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How 'web kitsch' is helping brands embrace the power of nostalgia

Designers are taking on the less-polished aesthetic of the early web—when it was less templatized, less corporate, and decidedly more weird.

Three open web pages over a gray background. The window in the top right has a large cursor, the webpage in the middle of the composition reads "Web kitsch" over a silver ring and pink to green gradient background. The bottom left window shows a 2000s-era flip phone.

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Fashion and web design are also colliding when it comes to aesthetics: Y2K nostalgia is everywhere.


Like current typography trends, the visual design pendulum is swinging away from clean and corporate genericism that’s dominated branding and web design for over a decade. Designers are taking on the less-polished aesthetic of the early days of the web—when it was less templatized, less corporate, and decidedly more weird.


That means web design that’s intentionally low-fi—default fonts, patterned backgrounds, old school browser windows, simple layouts, and decorative sticker icons like butterflies that convey an amateur look—even if the designer is anything but.


Images 1-5 courtesy Ryan Haskins. Images 6-9 courtesy Esther Rubanovich.



The y2k aesthetic is everywhere (and not just in web design; we see you, tiny sunglasses and low-rise jeans). It cropped up on the branding for the 2022 D&AD Editor X New Blood awards, websites for pop star Olivia Rodrigo, fashion label Off-White, and personal portfolios, like these by designers Ryan Haskins, Esi Rub, and Kurt Champion. Designer Tracy Ma, formerly at the New York Times, has embraced this aesthetic for years. She had a hand in dusting off the traditional illustration style at the newspaper, and was part of a crop of new designers that overhauled the look of Bloomberg Business in the style during the mid-late 2010s (see those default fonts?). But now, just as the South Florida Sun Sentinel described MTV’s Laguna Beach in 2005, the Y2K aesthetic “is like, a real teen hit.”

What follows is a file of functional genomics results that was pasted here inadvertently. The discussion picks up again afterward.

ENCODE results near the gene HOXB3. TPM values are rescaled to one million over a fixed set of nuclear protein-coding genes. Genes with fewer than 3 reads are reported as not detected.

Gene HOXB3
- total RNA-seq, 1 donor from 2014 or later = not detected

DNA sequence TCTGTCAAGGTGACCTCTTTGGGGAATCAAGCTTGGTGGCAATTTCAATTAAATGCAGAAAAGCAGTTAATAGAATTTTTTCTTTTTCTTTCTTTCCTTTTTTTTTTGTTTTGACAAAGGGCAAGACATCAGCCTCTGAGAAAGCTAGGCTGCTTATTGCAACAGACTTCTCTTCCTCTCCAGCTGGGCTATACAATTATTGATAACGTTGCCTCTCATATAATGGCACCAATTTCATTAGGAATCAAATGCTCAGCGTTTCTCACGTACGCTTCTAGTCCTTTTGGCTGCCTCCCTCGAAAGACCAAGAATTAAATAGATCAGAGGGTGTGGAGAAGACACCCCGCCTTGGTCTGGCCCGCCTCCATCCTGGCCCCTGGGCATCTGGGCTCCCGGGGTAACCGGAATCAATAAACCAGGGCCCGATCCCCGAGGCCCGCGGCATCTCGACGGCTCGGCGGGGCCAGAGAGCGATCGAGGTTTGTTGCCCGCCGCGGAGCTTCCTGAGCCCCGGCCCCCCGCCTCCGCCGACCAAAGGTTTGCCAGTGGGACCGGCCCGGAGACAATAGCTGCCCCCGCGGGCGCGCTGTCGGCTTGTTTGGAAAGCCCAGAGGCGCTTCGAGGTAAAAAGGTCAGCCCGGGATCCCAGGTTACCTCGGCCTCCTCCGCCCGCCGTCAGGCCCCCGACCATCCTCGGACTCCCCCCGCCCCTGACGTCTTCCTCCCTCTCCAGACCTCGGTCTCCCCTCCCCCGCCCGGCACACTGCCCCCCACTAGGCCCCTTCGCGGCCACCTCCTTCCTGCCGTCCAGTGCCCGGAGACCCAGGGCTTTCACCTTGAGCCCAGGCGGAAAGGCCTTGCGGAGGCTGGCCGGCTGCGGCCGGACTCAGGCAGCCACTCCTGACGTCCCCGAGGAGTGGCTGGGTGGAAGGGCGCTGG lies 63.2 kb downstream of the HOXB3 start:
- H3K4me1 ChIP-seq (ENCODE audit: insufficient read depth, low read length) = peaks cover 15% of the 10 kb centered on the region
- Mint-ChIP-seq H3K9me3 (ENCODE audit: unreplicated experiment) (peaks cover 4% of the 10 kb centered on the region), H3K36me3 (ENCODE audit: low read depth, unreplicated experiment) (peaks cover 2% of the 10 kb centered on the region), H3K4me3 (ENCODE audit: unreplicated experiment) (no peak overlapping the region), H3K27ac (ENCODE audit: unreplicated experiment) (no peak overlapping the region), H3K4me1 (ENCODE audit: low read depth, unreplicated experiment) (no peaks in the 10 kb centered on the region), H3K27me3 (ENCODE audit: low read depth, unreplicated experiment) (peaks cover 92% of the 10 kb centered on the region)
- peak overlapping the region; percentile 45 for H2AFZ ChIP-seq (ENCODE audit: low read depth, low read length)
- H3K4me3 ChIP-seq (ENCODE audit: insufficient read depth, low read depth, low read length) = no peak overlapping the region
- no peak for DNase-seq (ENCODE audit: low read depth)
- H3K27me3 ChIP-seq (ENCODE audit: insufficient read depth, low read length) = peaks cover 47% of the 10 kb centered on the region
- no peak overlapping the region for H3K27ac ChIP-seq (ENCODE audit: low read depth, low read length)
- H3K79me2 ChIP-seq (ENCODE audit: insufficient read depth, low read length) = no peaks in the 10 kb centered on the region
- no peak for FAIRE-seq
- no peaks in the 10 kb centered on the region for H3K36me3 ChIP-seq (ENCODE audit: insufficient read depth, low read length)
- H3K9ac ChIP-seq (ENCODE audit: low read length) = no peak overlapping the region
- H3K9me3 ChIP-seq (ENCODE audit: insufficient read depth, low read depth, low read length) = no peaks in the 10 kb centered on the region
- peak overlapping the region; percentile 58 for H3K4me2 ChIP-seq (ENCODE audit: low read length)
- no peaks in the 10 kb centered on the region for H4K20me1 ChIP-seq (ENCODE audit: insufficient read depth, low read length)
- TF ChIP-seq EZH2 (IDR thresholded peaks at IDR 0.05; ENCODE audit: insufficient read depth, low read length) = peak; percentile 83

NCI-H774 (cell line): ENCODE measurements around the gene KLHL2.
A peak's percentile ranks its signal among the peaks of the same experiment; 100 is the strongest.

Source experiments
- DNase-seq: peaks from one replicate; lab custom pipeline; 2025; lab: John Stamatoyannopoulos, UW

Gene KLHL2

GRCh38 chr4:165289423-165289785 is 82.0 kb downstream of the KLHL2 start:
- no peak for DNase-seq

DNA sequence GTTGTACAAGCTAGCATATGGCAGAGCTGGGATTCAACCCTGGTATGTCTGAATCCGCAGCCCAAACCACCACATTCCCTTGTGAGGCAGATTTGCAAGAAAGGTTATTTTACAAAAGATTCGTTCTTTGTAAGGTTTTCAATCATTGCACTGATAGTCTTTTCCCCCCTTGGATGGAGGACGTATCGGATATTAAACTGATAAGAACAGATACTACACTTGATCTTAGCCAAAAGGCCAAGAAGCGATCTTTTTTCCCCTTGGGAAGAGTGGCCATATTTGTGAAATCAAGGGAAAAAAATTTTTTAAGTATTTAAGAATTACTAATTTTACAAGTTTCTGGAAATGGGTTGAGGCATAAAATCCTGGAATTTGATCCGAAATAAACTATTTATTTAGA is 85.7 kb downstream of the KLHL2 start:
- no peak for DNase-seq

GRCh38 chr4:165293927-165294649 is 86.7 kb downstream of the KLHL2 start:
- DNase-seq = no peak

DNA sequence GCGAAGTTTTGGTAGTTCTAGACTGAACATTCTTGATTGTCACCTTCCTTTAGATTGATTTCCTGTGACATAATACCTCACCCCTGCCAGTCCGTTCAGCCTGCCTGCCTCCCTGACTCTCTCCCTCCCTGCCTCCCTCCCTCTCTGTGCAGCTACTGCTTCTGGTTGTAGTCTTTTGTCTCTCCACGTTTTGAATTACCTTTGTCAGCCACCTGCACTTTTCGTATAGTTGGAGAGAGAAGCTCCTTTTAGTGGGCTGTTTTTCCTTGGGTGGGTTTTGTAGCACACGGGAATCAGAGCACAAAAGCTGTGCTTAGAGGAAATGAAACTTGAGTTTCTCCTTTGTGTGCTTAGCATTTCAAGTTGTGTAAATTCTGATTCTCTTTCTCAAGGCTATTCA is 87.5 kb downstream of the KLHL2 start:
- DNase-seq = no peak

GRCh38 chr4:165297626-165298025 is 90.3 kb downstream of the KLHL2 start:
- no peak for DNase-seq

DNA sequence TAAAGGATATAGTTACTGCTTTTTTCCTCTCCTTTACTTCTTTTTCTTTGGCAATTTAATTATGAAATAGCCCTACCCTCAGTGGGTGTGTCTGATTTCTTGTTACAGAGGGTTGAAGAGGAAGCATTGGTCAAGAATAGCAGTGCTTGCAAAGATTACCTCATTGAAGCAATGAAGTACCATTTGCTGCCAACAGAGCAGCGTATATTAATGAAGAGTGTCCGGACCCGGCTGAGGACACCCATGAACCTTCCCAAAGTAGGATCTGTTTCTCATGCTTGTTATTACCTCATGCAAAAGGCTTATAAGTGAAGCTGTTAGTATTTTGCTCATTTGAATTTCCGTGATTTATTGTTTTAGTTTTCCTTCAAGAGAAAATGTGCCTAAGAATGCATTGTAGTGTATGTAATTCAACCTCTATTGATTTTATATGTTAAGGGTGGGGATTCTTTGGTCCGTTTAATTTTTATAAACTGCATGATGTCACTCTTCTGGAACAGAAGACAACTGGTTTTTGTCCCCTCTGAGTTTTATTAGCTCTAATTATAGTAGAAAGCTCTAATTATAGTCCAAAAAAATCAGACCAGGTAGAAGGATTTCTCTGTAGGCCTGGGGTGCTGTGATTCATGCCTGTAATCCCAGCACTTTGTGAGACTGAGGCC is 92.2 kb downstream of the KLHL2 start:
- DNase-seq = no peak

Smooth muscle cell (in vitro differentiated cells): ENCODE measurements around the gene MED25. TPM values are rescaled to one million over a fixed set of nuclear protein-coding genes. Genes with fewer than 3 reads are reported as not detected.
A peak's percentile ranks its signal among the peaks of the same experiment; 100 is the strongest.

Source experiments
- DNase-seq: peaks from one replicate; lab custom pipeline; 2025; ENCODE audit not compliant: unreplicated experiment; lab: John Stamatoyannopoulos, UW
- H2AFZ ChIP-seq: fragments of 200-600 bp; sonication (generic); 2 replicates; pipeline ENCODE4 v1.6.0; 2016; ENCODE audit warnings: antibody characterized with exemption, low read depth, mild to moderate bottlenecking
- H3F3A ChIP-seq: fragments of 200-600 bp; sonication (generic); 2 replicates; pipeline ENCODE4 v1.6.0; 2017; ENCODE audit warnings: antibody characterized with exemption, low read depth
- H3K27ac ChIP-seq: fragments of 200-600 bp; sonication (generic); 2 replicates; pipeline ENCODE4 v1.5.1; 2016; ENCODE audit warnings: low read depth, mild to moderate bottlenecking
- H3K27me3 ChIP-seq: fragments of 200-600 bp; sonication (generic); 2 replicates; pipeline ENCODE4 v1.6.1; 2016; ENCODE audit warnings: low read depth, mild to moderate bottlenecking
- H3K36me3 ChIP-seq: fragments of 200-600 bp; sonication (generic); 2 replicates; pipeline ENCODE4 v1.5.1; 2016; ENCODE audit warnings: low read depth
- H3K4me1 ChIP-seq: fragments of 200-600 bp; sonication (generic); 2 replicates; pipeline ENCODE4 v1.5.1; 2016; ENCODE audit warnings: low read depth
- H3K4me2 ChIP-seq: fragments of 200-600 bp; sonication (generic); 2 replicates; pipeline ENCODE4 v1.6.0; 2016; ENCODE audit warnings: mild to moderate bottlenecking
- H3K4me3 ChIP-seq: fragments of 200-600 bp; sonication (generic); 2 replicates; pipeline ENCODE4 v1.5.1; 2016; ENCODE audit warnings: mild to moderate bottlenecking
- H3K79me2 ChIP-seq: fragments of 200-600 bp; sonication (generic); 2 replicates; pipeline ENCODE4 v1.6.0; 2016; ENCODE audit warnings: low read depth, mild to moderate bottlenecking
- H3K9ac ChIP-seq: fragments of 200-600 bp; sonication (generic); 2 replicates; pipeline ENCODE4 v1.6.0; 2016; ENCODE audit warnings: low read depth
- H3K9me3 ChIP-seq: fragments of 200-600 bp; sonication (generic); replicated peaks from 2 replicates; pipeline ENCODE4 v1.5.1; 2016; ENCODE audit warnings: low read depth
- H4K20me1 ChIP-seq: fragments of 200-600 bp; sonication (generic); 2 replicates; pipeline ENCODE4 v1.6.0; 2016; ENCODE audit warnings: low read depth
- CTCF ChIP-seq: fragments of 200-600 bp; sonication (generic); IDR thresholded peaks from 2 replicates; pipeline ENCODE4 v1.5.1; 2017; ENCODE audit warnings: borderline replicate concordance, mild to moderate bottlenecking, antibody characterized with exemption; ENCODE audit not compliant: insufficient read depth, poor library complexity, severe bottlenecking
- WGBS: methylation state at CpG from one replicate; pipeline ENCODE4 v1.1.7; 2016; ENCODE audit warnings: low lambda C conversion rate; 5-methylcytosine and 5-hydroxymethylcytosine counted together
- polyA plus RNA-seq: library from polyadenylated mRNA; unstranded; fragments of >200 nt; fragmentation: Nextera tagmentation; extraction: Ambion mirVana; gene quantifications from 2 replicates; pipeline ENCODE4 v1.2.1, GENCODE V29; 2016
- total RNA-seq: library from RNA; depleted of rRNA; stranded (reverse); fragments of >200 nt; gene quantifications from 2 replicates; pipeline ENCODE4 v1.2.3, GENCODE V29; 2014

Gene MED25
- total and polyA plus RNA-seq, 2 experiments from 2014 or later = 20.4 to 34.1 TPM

“Design always echoes fashion, and right now Y2K fashion trends are the ‘it’ thing,” David Chathas, design director at Wieden + Kennedy Portland, told Shaping Design when we first covered the trend in December. “From a design perspective, we’re reliving 1999-2006, but through a Gen Z lens… [it’s] Y2K nostalgia re-invented with open source access to 3D software. It's Nu metal meets the Limited Too and everyone and everything gets a butterfly."


Images courtesy Kurt Champion.



We can see it with DTC beauty and accessories brands like Studs, Starface, and Billie that cater to younger Gen-Z audiences, where clean and straightforward navigability isn’t as covetable as an authentic connection with users and a vivid brand presence, conveyed through bright colors, memes, gifs, and kitschy web designs that could’ve been made by a very online blogger friend of yours in the early 2000s as by a professional in 2022. And that’s the point.


The pixelated, low-tech look has also infiltrated NFTs. Cryptopunks, a collection of 10,000 24 by 24 pixel portrait illustrations, are considered among the most covetable NFTs on the market, and sell for hundreds of millions of dollars. The style is even appearing in AR/VR spaces. Virtual platform Gather’s 8 bit interface offers a friendly and approachable alternative to the slick look of the Metaverse envisioned by major tech companies, and on the other end of the spectrum, web kitsch is playing out through the re-emergence of outdated tech (neopets, anyone?).




Now midway through the year, the nostalgia is still stronger than ever. “Most stuff feels like the LaCroix version of the original source material, which is okay,” says Chathas. “The important thing is whatever the new thing is, is actually cooler than the original. We just won't be able to process it until later,” he says, adding that although trends vary in staying power, longer ones stick around for two to five years. With more tools available than ever before, designers are well-positioned to make exactly that happen.